THE KISS heard around the world revealed little about amour and a lot about our litigious society. When first-grader Johnathan Prevette of Lexington, North Carolina, planted a kiss on the cheek of a female classmate, he was forced to color alone in an empty classroom instead of attending the school's ice cream party. Johnathan's punishment and the charge that he was guilty of sexual harassment were issued by school administrators who were trying to adhere to the school's policy on harassment.
School officials might have spared themselves some ridicule had they listened to Paul's counsel in Galatians 6:1: "If a man should do something wrong, my brothers, on a sudden impulse, you who are endowed with the Spirit must set him right again very gently" (New English Bible). On the other hand, by following this admonition and dealing with the behavior gently, school administrators might have found themselves confronted by an irate parent accompanied by a trial lawyer ready to sue the school because it did not adhere to its stated policies.
Since Paul displays little sympathy for litigation--encouraging Christians to stay out of the courts and resolve disputes among themselves--it is safe to assume that he would not look with much favor on trial lawyers, especially now that our litigious society has given them so much political influence. According to Lester Brickman, a professor at the Benjamin N. Cardozo School of Law in New York, some of the more successful trial lawyers are winning tort cases that generate "literally billions of dollars in fees for lawyers to the point where they now effectively control certain political processes." In an effort to protect their litigation turf, writes Carolyn Lochhead in the Weekly Standard (September 23), trial lawyers are "bankrolling politicians at a level unmatched by any profession: $100.4 million in combined state and federal giving from 1990 through 1995." These contributions, which go mainly to Democrats, come largely from "a tiny core of extraordinarily rich plaintiffs' attorneys," who have become "the most powerful professional special-interest group in American politics."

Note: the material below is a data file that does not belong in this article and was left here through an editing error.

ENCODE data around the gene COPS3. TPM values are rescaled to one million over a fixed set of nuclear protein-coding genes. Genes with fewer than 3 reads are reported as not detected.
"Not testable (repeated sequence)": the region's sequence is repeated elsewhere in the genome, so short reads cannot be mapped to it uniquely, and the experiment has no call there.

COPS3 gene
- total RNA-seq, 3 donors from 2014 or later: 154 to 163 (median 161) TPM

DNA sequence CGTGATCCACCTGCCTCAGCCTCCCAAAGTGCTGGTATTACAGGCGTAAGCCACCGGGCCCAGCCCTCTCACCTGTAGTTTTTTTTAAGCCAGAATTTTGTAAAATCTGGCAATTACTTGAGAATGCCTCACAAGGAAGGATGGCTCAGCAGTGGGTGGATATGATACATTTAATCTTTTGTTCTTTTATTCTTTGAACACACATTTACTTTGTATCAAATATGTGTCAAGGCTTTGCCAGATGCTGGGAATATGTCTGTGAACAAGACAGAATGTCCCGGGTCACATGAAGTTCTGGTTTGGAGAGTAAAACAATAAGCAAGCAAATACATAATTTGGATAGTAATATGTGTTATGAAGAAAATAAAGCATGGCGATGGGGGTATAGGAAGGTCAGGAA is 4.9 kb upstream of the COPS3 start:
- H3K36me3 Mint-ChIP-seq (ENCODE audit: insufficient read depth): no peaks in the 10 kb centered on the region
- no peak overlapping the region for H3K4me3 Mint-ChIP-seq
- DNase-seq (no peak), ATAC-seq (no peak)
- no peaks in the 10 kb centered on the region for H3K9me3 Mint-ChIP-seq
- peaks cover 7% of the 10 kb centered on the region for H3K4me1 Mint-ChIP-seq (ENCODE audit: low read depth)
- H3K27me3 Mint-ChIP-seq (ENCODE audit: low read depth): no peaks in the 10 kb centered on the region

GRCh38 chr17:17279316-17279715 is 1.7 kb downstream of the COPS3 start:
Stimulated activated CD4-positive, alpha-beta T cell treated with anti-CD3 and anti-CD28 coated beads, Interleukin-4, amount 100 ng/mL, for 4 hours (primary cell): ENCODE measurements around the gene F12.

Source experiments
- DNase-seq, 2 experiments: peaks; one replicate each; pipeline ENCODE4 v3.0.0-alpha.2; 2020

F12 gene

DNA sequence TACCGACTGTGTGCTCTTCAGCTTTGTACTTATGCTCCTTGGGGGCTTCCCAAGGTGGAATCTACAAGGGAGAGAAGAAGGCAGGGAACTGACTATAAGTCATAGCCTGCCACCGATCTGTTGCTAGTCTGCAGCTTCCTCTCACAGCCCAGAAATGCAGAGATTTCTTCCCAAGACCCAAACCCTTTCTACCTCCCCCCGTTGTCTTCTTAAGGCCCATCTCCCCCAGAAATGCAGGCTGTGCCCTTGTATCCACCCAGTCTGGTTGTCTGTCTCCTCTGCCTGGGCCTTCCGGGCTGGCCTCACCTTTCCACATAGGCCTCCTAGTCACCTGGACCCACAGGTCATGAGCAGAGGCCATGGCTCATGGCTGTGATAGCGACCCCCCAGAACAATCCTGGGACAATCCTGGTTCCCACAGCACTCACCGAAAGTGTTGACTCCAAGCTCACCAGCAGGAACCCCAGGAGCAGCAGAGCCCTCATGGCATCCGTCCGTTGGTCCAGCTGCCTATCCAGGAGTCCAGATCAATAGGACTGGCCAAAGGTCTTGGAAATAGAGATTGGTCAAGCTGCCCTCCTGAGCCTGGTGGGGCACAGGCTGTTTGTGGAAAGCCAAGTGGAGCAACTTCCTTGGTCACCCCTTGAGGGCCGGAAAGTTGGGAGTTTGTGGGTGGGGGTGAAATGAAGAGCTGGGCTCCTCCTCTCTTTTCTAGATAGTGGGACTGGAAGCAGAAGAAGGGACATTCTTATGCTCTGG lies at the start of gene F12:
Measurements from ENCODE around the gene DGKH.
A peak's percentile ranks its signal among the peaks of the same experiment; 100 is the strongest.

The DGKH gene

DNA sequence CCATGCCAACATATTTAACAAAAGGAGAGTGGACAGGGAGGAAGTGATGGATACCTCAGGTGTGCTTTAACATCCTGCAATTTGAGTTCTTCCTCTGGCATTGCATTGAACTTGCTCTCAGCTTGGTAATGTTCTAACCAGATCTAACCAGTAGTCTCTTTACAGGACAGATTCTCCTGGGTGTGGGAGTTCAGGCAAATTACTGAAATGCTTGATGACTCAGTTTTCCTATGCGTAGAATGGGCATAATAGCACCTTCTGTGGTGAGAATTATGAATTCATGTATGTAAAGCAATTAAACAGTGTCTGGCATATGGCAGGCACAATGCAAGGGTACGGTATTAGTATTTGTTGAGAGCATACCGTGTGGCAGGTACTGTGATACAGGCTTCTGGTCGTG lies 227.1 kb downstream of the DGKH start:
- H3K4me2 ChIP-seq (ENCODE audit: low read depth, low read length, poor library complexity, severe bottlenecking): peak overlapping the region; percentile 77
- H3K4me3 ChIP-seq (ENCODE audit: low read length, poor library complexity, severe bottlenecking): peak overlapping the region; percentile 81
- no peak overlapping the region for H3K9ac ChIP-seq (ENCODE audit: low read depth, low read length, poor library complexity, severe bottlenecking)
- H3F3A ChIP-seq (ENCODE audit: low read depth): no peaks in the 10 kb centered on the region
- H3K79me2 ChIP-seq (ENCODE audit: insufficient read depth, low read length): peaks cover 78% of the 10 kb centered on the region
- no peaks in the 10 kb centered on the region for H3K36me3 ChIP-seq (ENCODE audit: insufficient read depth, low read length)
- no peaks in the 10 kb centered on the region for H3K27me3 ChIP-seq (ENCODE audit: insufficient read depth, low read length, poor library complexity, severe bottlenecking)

Trial attorneys are especially organized in opposition to tort reform. A primary aim of such reform is to limit the amount of money that courts can require individuals or businesses to pay for negligence that leads to mental or physical harm. Trial attorneys may receive as much as 30 percent of the money obtained in wrongful injury cases, and of course they are not eager to see their fees reduced.
Limits on liability are favored by corporations and businesses--as well as by doctors, nontrial lawyers and school administrators--who complain that the need to fight litigation greatly increases business costs and forces them to defend against what are often frivolous suits. …